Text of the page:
The clinical benefit of checkpoint inhibition in patients with ASPS has already been noted in the MD Anderson Phase 1 population and is accepted as a potential line of treatment for advanced ASPS (41–43). A single-center, single-arm, Phase 2 study by Wilky and colleagues (44) enrolled 12 patients with ASPS in which they saw a 72.7% 3-month PFS and response rate of 54.5% (n = 6/11) with pembrolizumab with axitinib. Preliminary data exhibiting single-agent activity of atezolizumab have additionally been presented from a Phase 1/2 trial with 28% (n = 5/7) experiencing a confirmed PR (45). Furthermore, dual checkpoint inhibition with durvalumab plus tremilimumab in a single-center Phase 2 study showed ORR of 40% (n = 4/10) for ASPS cohort by irRECIST (46).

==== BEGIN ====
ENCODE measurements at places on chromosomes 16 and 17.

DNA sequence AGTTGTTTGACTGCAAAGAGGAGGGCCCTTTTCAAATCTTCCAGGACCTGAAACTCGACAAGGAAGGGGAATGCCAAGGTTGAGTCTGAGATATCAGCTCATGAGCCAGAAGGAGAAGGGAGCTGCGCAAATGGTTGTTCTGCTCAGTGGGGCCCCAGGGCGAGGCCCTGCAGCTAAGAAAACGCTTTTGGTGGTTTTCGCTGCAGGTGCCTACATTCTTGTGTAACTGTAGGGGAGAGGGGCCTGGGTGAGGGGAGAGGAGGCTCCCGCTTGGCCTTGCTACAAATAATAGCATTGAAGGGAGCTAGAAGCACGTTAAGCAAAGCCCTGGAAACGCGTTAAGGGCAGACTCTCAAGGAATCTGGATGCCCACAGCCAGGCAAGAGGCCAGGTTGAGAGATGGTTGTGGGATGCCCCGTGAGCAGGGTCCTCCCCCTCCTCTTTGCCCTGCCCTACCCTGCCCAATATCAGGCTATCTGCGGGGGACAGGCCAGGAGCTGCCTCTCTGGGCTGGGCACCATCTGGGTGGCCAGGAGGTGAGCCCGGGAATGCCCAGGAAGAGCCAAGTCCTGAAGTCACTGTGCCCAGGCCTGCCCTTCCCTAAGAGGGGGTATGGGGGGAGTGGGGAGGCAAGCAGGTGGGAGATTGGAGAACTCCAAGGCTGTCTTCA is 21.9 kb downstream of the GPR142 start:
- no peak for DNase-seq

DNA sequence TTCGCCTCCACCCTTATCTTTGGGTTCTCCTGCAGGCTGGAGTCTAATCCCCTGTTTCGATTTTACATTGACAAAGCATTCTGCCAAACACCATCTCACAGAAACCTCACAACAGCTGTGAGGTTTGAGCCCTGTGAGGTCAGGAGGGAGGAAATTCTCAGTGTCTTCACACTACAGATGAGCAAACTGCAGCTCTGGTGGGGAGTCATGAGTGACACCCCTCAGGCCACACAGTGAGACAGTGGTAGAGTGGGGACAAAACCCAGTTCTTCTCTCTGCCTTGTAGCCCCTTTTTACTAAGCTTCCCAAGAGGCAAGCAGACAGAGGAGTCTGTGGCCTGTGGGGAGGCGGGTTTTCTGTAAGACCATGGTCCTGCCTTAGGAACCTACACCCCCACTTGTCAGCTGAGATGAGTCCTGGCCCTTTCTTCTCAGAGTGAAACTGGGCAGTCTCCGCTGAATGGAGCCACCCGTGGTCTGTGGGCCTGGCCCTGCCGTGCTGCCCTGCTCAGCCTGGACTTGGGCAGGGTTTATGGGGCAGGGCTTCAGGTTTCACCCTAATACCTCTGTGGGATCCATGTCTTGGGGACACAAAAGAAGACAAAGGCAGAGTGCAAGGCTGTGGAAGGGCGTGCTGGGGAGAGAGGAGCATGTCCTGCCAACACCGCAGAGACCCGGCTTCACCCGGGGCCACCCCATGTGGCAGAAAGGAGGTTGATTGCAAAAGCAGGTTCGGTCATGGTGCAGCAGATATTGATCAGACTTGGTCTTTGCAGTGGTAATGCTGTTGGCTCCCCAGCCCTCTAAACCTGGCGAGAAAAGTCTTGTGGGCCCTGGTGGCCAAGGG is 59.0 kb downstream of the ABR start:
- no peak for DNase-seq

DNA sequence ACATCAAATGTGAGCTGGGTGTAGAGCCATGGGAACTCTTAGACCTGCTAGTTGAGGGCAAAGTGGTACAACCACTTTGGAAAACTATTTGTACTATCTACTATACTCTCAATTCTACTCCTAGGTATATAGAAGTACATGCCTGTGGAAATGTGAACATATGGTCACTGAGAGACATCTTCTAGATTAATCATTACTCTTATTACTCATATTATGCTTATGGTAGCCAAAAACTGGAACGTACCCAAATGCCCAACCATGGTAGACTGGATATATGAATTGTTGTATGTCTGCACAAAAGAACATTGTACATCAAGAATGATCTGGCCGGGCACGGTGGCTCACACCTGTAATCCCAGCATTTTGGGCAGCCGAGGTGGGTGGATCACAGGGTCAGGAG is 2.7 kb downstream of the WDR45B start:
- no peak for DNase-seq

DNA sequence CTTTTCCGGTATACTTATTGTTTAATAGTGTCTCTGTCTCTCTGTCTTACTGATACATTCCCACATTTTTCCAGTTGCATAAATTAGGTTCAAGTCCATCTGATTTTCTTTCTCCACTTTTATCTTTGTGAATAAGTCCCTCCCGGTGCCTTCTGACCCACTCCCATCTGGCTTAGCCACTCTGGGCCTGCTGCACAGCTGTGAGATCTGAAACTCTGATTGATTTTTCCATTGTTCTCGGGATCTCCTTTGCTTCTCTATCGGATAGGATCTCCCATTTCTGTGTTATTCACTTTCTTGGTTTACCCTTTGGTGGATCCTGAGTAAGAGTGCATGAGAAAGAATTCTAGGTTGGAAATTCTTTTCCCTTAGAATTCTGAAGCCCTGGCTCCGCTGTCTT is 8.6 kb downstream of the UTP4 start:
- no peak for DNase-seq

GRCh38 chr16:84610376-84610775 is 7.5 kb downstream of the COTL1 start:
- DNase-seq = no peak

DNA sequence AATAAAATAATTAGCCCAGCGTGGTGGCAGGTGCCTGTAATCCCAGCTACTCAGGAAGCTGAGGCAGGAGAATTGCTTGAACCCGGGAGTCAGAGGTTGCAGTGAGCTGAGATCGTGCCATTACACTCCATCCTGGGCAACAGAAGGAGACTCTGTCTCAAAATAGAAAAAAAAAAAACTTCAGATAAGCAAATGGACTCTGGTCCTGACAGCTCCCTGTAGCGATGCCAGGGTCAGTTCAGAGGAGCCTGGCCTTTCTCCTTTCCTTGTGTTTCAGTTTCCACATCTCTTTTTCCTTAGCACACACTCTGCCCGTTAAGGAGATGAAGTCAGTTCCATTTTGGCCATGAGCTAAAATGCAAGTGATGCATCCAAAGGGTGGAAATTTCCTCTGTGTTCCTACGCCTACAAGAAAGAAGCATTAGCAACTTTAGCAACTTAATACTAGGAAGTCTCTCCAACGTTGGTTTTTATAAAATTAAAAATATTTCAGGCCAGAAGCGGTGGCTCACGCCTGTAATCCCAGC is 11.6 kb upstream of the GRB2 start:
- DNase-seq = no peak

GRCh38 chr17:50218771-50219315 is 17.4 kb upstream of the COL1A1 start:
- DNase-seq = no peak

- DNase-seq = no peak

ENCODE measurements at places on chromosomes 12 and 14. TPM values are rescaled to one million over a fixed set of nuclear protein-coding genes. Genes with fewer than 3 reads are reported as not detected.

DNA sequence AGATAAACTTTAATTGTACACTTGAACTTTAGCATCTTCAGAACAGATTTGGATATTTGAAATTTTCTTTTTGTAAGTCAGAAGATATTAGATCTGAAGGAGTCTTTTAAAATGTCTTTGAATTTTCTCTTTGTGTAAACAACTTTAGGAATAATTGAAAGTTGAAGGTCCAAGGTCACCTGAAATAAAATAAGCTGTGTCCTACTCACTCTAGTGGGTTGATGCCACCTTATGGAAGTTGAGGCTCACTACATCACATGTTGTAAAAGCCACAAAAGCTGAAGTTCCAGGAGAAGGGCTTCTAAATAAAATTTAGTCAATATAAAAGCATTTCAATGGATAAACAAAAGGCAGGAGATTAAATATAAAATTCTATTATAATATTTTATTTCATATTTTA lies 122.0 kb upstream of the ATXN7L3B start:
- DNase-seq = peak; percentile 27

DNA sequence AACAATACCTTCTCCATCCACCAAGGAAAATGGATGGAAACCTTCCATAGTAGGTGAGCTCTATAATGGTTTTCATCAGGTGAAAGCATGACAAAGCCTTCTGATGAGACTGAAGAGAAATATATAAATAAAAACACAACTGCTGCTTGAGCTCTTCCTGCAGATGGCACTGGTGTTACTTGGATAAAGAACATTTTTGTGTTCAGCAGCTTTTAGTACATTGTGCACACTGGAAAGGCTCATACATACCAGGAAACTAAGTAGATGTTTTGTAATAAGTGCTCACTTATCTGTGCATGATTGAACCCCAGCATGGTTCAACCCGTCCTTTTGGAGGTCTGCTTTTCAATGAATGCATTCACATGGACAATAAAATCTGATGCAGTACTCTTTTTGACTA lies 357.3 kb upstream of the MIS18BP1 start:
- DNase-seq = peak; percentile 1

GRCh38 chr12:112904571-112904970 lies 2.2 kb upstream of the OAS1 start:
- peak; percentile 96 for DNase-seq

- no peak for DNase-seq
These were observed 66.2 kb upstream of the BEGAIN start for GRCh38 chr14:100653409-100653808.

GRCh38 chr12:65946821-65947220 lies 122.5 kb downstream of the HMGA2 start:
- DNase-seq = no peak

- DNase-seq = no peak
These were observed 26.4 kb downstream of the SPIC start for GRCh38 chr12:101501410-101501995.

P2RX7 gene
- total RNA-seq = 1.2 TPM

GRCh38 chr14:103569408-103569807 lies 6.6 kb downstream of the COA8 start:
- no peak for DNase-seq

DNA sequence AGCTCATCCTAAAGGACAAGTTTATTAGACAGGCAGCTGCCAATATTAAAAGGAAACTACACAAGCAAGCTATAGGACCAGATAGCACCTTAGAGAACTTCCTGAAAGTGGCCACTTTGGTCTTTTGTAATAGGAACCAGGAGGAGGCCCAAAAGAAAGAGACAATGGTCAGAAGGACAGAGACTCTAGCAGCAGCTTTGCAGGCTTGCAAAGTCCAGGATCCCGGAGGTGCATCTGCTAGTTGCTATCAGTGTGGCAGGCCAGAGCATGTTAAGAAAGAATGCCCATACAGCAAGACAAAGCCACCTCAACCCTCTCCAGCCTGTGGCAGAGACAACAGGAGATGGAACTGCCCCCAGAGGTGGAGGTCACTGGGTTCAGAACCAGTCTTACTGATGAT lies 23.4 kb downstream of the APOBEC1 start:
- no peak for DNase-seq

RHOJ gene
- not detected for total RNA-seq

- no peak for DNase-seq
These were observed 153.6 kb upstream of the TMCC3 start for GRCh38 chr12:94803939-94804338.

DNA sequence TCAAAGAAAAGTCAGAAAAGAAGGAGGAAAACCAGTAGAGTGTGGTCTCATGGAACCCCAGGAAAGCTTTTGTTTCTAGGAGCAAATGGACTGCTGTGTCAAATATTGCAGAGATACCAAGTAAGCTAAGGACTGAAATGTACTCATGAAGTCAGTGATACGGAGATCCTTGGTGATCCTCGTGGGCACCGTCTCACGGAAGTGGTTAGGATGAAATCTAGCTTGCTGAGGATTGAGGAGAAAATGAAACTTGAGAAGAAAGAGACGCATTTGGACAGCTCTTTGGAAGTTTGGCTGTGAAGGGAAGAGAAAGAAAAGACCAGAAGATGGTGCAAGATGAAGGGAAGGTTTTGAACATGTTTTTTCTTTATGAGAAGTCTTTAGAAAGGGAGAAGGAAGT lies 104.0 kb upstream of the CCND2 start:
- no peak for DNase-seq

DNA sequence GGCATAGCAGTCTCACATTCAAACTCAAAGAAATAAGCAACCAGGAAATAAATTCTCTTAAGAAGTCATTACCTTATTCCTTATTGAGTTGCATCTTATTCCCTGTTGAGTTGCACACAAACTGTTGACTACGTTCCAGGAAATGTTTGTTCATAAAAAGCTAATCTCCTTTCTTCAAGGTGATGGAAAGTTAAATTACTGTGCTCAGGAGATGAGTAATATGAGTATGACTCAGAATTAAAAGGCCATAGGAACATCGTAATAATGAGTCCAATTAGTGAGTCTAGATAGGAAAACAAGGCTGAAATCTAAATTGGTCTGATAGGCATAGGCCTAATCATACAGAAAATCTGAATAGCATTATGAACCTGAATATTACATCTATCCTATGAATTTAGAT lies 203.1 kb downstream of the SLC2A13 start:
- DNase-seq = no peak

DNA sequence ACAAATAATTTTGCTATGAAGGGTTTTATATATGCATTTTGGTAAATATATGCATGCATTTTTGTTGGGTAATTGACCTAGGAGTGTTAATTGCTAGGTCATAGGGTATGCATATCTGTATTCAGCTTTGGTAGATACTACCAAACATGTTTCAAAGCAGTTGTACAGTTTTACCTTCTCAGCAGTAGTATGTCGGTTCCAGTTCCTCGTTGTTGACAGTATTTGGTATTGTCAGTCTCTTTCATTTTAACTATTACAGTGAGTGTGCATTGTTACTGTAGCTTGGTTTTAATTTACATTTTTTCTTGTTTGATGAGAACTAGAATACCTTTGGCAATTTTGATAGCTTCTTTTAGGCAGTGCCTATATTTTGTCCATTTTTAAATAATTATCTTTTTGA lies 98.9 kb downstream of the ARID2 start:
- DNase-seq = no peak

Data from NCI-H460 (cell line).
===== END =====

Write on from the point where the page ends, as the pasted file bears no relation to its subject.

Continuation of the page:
In addition, we found that patients with URS responded similarly or better than patients with more common sarcoma diagnoses. This may be in part due to URS subtypes defined by an actionable target (e.g., NTRK-rearranged soft tissue and bone sarcomas). As more agents come to fruition, more URS sarcomas defined by a molecular target, may join the list of current URS diagnoses.

Limitations

Our study is a retrospective single-institution study, so broad characterizations cannot be made. In addition, given the limited numbers of patients with URS in our cohort, analysis of specific sarcoma subtypes survival and response characteristics subtypes cannot be performed. In addition, due to the heterogeneous growth rate patterns in sarcomas, clinical benefit in sarcomas with slow growth rate may not represent clinically beneficial treatments.

Future directions